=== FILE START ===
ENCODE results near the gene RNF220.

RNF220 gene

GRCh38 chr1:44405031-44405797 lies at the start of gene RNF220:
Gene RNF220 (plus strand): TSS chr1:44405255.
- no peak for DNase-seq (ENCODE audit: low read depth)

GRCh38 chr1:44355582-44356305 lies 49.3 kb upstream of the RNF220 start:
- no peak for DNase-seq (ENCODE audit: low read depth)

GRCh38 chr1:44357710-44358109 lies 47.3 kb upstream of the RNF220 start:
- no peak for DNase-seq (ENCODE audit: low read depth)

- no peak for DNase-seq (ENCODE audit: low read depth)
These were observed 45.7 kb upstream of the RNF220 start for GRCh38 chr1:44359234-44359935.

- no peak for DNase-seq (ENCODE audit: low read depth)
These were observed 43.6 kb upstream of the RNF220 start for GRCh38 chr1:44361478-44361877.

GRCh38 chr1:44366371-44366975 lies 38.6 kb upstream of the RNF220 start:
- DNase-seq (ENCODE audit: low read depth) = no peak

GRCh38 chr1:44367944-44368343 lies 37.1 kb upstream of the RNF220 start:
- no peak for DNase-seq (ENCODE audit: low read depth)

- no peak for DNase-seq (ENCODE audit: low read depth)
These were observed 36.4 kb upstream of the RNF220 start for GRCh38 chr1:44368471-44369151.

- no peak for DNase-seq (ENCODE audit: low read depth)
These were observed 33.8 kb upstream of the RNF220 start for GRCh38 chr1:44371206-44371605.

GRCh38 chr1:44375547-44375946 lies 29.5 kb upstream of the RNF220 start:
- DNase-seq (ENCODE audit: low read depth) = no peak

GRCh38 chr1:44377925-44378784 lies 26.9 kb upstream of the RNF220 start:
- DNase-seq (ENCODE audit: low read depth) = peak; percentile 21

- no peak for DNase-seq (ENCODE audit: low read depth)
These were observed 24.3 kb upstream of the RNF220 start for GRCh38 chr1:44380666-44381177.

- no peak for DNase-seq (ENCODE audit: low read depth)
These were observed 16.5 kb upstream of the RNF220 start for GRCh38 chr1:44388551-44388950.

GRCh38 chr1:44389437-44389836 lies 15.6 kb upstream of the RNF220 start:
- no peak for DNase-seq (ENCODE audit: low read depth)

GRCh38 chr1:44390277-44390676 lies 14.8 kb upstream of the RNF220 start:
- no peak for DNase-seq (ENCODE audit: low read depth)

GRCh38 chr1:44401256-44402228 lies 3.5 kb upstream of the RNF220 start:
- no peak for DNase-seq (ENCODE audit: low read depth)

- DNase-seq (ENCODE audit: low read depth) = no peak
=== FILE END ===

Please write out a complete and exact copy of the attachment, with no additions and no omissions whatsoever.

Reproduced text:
ENCODE results near the gene RNF220.

RNF220 gene

GRCh38 chr1:44405031-44405797 lies at the start of gene RNF220:
Gene RNF220 (plus strand): TSS chr1:44405255.
- no peak for DNase-seq (ENCODE audit: low read depth)

GRCh38 chr1:44355582-44356305 lies 49.3 kb upstream of the RNF220 start:
- no peak for DNase-seq (ENCODE audit: low read depth)

GRCh38 chr1:44357710-44358109 lies 47.3 kb upstream of the RNF220 start:
- no peak for DNase-seq (ENCODE audit: low read depth)

- no peak for DNase-seq (ENCODE audit: low read depth)
These were observed 45.7 kb upstream of the RNF220 start for GRCh38 chr1:44359234-44359935.

- no peak for DNase-seq (ENCODE audit: low read depth)
These were observed 43.6 kb upstream of the RNF220 start for GRCh38 chr1:44361478-44361877.

GRCh38 chr1:44366371-44366975 lies 38.6 kb upstream of the RNF220 start:
- DNase-seq (ENCODE audit: low read depth) = no peak

GRCh38 chr1:44367944-44368343 lies 37.1 kb upstream of the RNF220 start:
- no peak for DNase-seq (ENCODE audit: low read depth)

- no peak for DNase-seq (ENCODE audit: low read depth)
These were observed 36.4 kb upstream of the RNF220 start for GRCh38 chr1:44368471-44369151.

- no peak for DNase-seq (ENCODE audit: low read depth)
These were observed 33.8 kb upstream of the RNF220 start for GRCh38 chr1:44371206-44371605.

GRCh38 chr1:44375547-44375946 lies 29.5 kb upstream of the RNF220 start:
- DNase-seq (ENCODE audit: low read depth) = no peak

GRCh38 chr1:44377925-44378784 lies 26.9 kb upstream of the RNF220 start:
- DNase-seq (ENCODE audit: low read depth) = peak; percentile 21

- no peak for DNase-seq (ENCODE audit: low read depth)
These were observed 24.3 kb upstream of the RNF220 start for GRCh38 chr1:44380666-44381177.

- no peak for DNase-seq (ENCODE audit: low read depth)
These were observed 16.5 kb upstream of the RNF220 start for GRCh38 chr1:44388551-44388950.

GRCh38 chr1:44389437-44389836 lies 15.6 kb upstream of the RNF220 start:
- no peak for DNase-seq (ENCODE audit: low read depth)

GRCh38 chr1:44390277-44390676 lies 14.8 kb upstream of the RNF220 start:
- no peak for DNase-seq (ENCODE audit: low read depth)

GRCh38 chr1:44401256-44402228 lies 3.5 kb upstream of the RNF220 start:
- no peak for DNase-seq (ENCODE audit: low read depth)

- DNase-seq (ENCODE audit: low read depth) = no peak